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Superior among five Wisconsin cities awarded $32.3 million for broadband Internet

Posted on Aug 18, 2010
Federal stimulus fund grants will expand broadband communications access for several institutions in Superior.

High-capacity Internet access will be improved in five pilot communities - including Superior -- thanks to $32.3 million in federal grants announced Aug. 18 by University of Wisconsin-Extension Provost and Vice Chancellor Christine J. Quinn. UW-Extension led the grant application process.

The larger of the two grants will provide $29.9 million to expand broadband connections for public safety agencies, healthcare providers, schools and community organizations in Superior, Platteville, Wausau and the Chippewa Valley region. A separate $2.4 million grant will support education and outreach in the same four communities and in the Menominee Nation. 

"High-capacity Internet access is critical to the growth of our state's economy and the well-being of all our citizens," a representative for Gov. James Doyle said.  "No community can afford to be left behind. This investment will benefit everyone, including entrepreneurs, businesses, students and families."

Effects in Superior

In Superior, the grant will lead to broadband access to city and county government, Superior public schools, Wisconsin Indianhead Technical Institute and the University of Wisconsin-Superior.

"This lays a foundation for the community institutions to collaborate to provide services to the community," said Mary Schoeler, chief information officer at UW-Superior.

U.S. Sen. Herb Kohl, speaking at UW-Superior following the UW Extension announcement, said extending broadband service to outstate Wisconsin "a must" for economic development. "It's an essential of modern life," he said.

Vital to business

Julianne Raymond, director of the Small Business Development Center at UW-Superior, said extending broadband service to Superior is vital to the business economy.

"Increased access to high speed Internet can level the playing field for rural business owners competing with urban businesses," she said. "The rural economy will be able to rely on broadband connectivity to do many things; to name a few: attract a younger, college-educated workforce, stimulate investment and participation in research and innovation, better serve tourists, and conduct e-commerce that many cannot do with the current infrastructure."

Quinn said UW-Extension's role was to facilitate partnerships among the public and private interests and to promote community engagement. 

"This effort is community driven! This is a wonderful example of the Wisconsin Idea at work," she said. "People all over the state will be able to learn from the experience of these five pilot communities. The long-term impact will be stronger communities with broader access to education, employment, global markets, health care and other resources."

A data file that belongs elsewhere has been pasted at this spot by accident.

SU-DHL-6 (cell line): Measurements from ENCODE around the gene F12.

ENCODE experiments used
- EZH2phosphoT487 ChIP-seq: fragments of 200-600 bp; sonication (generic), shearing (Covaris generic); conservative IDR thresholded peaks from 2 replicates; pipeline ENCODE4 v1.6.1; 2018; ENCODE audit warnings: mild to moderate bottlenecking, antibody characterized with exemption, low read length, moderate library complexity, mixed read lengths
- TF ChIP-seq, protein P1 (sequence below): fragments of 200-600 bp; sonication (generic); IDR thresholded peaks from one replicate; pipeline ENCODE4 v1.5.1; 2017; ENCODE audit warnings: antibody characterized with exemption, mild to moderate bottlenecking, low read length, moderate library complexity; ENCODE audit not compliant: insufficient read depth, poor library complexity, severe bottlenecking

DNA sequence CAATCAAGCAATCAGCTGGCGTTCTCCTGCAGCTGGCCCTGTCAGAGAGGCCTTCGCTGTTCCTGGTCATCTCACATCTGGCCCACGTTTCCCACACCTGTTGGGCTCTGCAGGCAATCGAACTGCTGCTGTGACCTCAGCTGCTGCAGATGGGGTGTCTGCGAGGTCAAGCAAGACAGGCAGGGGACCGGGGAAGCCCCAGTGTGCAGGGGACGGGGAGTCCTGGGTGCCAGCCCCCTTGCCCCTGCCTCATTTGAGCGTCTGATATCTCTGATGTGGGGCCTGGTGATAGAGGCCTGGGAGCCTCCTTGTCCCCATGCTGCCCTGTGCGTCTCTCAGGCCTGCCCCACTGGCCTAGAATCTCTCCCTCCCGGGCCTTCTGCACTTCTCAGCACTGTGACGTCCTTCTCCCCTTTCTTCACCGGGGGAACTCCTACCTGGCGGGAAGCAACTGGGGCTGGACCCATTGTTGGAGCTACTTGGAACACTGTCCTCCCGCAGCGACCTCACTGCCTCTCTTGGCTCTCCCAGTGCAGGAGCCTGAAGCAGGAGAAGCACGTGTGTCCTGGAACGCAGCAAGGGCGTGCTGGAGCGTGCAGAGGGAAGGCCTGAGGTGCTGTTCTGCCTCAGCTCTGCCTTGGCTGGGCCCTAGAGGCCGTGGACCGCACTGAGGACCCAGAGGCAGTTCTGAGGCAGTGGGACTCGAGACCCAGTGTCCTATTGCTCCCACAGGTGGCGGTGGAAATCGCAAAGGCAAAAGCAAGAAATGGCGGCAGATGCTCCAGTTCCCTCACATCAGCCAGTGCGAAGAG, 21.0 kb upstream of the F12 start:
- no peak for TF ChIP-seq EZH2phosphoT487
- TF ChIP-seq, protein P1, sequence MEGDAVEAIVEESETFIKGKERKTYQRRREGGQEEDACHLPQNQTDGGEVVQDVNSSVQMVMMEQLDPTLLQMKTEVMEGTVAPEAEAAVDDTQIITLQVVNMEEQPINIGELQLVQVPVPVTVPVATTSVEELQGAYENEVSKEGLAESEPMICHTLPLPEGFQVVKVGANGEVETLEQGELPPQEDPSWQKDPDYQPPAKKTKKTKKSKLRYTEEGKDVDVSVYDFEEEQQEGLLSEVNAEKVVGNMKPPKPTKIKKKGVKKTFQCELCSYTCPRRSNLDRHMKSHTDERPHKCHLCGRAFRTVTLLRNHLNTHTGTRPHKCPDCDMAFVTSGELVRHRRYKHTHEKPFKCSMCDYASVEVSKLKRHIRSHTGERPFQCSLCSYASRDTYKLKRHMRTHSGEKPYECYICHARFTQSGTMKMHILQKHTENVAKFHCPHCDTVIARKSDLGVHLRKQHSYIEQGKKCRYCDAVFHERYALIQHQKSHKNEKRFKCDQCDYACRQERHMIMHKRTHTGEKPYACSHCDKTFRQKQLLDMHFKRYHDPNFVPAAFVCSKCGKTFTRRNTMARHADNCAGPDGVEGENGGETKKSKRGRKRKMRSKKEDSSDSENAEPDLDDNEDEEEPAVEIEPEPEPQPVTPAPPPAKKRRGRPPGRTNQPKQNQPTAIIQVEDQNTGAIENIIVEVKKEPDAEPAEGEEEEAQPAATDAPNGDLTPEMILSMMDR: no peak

600 miles of fiber optic cable

The $29.9 million infrastructure grant will build more than 600 miles of fiber optic cable impacting 39 communities. Statewide, the network is expected to connect up to 182 institutions.  Altogether, the grants will bring high-capacity Internet access closer for 139,000 households and 9,000 businesses by making it easier for private companies to provide last-mile service.

The $2.4 million education grant will help build demand for high-capacity Internet service by government, business and residential users by teaching underserved groups and individuals about the use and advantages of high-capacity broadband.

Numerous state partners

In addition to the UW-Extension, statewide public and private partners include the University of Wisconsin System, WiscNet, CCI Systems, Inc., the University of Wisconsin-Madison, Wisconsin Department of Transportation and the Wisconsin Educational Communications Board.  Each of the five locations also has local partners that have contributed time and money to the project.

"Through this project, Wisconsin communities will benefit from the combined strengths of private and public partners, including CCI Systems' technological expertise and UW-Extension's educational expertise and community outreach," said John P. Jamar, chief executive officer of CCI Systems, Inc. "We look forward to working closely with UW-Extension and all of the other partners to make this project a success."

The grants were awarded by the National Telecommunications and Information Administration's Broadband Technology Opportunities Program under the American Recovery and Reinvestment Act.

The University of Wisconsin-Extension extends the resources and research of the University of Wisconsin System statewide. UW-Extension includes Cooperative Extension offices in 72 counties and three tribal nations, 12 Small Business Development Centers, Outreach and E-Learning programs delivered via the 26 UW System campuses and distance-learning channels, as well as the statewide networks of Wisconsin Public Radio and Wisconsin Public Television.

 

News Contact: Al Miller | 715-394-8260 | amiller{atuws}
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